These four, interrelated talks on Mohandas Karamchand Gandhi (1969-1948) may be considered as an attempt to understand and articulate the coherence of an exemplary life. Given how he regarded it himself—“My life is my message”—Gandhi invites to be read in terms of a consistency in his anubhav (original experience), vichar (thought and ideas), and achaar (conduct and action). To that extent, his is a life which sets itself up almost in opposition to modernity—almost, because it might be reductive to see Gandhi merely as an opponent of modernity. But if the primary tendency of modernity, as Gandhi himself described it in Hind Swaraj (1909), is centrifugal, then Gandhi’s lifework was contrary to modernity in being centripetal. The 100th anniversary of Hind Swaraj, then, affords us a special occasion to re-examine key facets of Gandhi’s life in an integral, rather than fragmentary fashion, asking what he has to say to our own times.
Lectures on Gandhi
Mahatma Gandhi at the OCHS 1: The Death of Gandhi (lecture)
Mahatma Gandhi at the OCHS 2: Hind Swaraj in Our Times (seminar)
The second seminar rehearses the significance of Hind Swaraj or Indian Home Rule, a booklet that Gandhi wrote on board the steamship Kildonen Castle in November 1909, on his return from England to South Africa. The book has acquired the status of a classic to the extent of being dubbed ‘the Bible of non-violent revolution’. Yet, it is also an extremely difficult book to stomach, with its uncompromising attacks on the British parliament, on machinery, on railways, doctors, lawyers, and English educated elites. Though some have called it a post-modern text, it shares none of the anti-foundationalism of post-modernism nor the latter’s premium on indeterminacy. Instead, Hind Swaraj seems to be a last-ditch stand in favour of a pre-modern, traditional civilizational ethos, which exalts manual labour, self-restraint, and the pursuit of virtue and sacrifice, instead of pleasure and profit. What kinds of demands does the text make on us a 100 years after its publication? More importantly, what hermeneutical strategies can we bring to bear on it to make it more palatable?
Mahatma Gandhi at the OCHS 3: The "Sanatani" Mahatma (lecture)
The third lecture is on the “Sanatani” Mahatma. Sanatani here may be taken as both the perennial Gandhi, but also the Hindu, in the sense of Sanatana Dharma, Gandhi. This lecture, thus, attempts to ask what aspects of Gandhi outlive him, but also in what ways he was the quintessential, perhaps the greatest, Hindu of his times. Such questions, understandably, assume greater urgency in a post-Hindutva India. If we closely examine his life, we notice not just how radically Gandhi modified and reformed the Hinduism that he had inherited, but also how deeply he renewed and burnished it. Some of the most challenging tensions in Gandhi’s thought, including his critique of modernity, may be better understood, if not resolved, if we see his key ideas in a sanatani perspective. It is such a non-exclusive reading of Gandhi that can help us move beyond both the reductionism of Hindutva and of a self-constitutively secular academic discourse itself.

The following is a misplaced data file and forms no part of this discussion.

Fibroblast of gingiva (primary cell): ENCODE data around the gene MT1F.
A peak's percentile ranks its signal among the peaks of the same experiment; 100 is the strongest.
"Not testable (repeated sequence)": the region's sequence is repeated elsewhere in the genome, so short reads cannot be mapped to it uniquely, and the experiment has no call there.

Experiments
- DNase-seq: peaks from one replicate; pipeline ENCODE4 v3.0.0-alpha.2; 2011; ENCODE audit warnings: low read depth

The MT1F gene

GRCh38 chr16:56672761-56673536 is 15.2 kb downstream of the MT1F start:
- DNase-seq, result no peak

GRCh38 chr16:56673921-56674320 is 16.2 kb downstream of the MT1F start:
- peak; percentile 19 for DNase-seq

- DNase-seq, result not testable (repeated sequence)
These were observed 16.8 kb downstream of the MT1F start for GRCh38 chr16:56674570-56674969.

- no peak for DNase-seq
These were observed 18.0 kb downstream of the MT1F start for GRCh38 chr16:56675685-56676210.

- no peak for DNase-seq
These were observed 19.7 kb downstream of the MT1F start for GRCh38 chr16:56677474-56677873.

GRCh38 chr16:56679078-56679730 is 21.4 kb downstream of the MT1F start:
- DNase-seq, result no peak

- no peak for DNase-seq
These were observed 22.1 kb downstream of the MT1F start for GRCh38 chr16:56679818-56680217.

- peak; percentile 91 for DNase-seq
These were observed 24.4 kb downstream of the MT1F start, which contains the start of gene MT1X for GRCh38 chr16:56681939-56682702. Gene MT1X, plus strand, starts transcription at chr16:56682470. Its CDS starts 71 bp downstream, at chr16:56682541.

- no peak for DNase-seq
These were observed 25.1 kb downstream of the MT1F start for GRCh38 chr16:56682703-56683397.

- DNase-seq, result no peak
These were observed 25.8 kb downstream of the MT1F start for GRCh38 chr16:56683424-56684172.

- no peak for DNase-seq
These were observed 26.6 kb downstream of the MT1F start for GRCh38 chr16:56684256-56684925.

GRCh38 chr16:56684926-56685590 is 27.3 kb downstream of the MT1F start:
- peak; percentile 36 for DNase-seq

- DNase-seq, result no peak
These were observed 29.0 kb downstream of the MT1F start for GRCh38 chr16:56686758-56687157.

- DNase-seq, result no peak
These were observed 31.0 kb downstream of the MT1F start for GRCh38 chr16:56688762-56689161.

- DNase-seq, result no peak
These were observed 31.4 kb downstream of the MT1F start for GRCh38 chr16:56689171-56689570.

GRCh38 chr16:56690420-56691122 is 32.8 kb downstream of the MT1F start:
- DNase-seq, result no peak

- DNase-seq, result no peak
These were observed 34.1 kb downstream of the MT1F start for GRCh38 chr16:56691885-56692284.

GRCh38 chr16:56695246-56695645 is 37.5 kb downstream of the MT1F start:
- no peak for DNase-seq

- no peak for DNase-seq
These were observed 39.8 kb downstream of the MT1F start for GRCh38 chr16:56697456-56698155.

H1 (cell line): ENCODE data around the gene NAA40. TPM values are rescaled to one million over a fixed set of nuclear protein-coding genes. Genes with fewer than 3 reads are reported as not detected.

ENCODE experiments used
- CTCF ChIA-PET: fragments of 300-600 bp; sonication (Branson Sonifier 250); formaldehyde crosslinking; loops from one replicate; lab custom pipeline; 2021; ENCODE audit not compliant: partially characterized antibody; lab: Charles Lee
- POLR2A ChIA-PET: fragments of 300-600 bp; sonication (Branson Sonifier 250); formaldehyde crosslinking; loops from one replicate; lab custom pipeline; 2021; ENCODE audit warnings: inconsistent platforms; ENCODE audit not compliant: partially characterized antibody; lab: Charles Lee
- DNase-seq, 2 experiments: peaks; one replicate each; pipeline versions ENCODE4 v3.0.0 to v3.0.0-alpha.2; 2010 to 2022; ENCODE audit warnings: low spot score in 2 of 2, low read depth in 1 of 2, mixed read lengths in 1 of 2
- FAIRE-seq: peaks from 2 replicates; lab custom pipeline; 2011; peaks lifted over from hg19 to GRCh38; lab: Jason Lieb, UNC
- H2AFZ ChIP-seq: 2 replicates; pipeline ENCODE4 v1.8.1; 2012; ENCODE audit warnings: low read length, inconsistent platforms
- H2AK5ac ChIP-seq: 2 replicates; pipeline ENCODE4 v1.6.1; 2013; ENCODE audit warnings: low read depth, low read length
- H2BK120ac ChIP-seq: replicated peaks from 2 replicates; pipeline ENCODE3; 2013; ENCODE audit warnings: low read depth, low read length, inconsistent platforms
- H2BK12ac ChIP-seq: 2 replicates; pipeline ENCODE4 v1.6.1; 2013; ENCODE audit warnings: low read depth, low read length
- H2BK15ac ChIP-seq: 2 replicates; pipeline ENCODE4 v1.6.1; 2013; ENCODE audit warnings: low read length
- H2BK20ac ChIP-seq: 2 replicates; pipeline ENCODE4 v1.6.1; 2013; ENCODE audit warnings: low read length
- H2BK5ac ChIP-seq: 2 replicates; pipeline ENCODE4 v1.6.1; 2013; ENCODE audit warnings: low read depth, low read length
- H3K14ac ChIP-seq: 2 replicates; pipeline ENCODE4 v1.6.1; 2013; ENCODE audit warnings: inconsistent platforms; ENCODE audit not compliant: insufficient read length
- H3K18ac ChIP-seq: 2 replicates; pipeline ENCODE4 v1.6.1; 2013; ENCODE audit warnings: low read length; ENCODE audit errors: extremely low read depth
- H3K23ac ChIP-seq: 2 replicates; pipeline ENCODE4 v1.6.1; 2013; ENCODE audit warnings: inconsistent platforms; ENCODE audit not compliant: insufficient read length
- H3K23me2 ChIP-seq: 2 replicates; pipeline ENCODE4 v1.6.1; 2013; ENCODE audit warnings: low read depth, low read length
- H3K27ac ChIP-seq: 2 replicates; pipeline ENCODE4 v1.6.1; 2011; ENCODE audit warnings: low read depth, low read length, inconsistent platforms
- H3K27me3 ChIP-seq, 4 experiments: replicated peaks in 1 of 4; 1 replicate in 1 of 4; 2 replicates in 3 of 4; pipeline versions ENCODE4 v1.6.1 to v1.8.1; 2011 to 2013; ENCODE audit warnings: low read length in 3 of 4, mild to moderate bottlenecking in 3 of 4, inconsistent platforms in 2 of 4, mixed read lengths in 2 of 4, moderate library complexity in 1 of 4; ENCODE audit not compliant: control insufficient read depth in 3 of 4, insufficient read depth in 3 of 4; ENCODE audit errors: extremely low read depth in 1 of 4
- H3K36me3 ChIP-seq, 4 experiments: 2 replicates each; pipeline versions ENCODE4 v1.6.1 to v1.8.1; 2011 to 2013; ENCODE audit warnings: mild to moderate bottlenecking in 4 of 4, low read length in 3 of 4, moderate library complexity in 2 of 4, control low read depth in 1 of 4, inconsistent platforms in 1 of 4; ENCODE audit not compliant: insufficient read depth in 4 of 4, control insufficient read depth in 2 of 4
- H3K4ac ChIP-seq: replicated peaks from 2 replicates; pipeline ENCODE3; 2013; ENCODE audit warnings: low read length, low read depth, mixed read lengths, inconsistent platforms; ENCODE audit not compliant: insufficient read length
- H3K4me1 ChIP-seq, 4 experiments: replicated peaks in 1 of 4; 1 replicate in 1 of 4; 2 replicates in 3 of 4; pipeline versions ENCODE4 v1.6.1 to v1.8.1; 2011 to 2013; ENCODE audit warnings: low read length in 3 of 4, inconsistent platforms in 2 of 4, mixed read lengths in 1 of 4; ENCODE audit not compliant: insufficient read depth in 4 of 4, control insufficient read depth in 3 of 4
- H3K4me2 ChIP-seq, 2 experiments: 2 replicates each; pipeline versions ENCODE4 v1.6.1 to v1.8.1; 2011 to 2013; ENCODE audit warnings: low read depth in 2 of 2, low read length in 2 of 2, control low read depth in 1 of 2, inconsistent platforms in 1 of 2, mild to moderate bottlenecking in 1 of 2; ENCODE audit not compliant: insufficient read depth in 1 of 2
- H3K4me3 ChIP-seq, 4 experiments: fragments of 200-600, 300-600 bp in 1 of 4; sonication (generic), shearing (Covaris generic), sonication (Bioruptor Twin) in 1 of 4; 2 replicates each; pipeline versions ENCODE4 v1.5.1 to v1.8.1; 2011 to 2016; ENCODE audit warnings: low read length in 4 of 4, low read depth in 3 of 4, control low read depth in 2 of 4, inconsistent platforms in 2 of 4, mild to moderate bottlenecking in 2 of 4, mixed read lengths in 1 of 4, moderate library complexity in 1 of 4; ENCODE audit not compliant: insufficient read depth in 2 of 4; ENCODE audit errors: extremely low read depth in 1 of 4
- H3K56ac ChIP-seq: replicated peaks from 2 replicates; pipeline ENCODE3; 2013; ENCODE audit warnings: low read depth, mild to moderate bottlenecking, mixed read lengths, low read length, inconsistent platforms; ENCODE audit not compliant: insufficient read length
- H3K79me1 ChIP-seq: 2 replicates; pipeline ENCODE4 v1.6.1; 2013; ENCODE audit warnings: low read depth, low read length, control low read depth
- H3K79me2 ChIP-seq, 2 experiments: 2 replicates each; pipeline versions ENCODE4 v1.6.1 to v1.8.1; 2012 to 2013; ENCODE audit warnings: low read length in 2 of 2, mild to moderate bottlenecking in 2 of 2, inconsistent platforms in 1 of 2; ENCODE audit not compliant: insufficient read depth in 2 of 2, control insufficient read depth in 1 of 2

Mahatma Gandhi at the OCHS: Film Lage Raho Munna Bhai
Mahatma Gandhi at the OCHS 4: Gandhigiri vs. Gandhiism: The Afterlife of the Mahatma in Lage Raho Munna Bhai (seminar)
The last seminar is as much a celebration of Bollywood as of Gandhi. It is to the former that the credit for most effectively resurrecting the Mahatma should go, certainly much more so than to Gandhians or academics. For Bollywood literally revives the spirit of Gandhi by showing how irresistibly he continues to haunt India today. Not just in giving us Gandhigiri—a totally new way of doing Gandhi in the world—but in its perceptive representation of the threat that modernity poses to Gandhian thought is Lage Raho Munna Bhai (2006) remarkable (film to be shown Monday morning). What is more, it also draws out the distinction between Gandhi as hallucination and the real afterlife of the Mahatma. The film’s enormous popularity at the box office—it grossed close to a billion rupees—is not just an index of its commercial success, but also proof of the responsive cord it struck in Indian audiences. But it is not just the genius and inventiveness of Bollywood cinema that is demonstrated in the film as much as the persistence and potency of Gandhi’s own ideas, which have the capacity to adapt themselves to unusual circumstances and times. Both Richard Attenborough’s Oscar-winning epic, and Rajkumar Hirani’s Lage Raho Munna Bhai show that Gandhi remains as media-savvy after his death as he was during his life.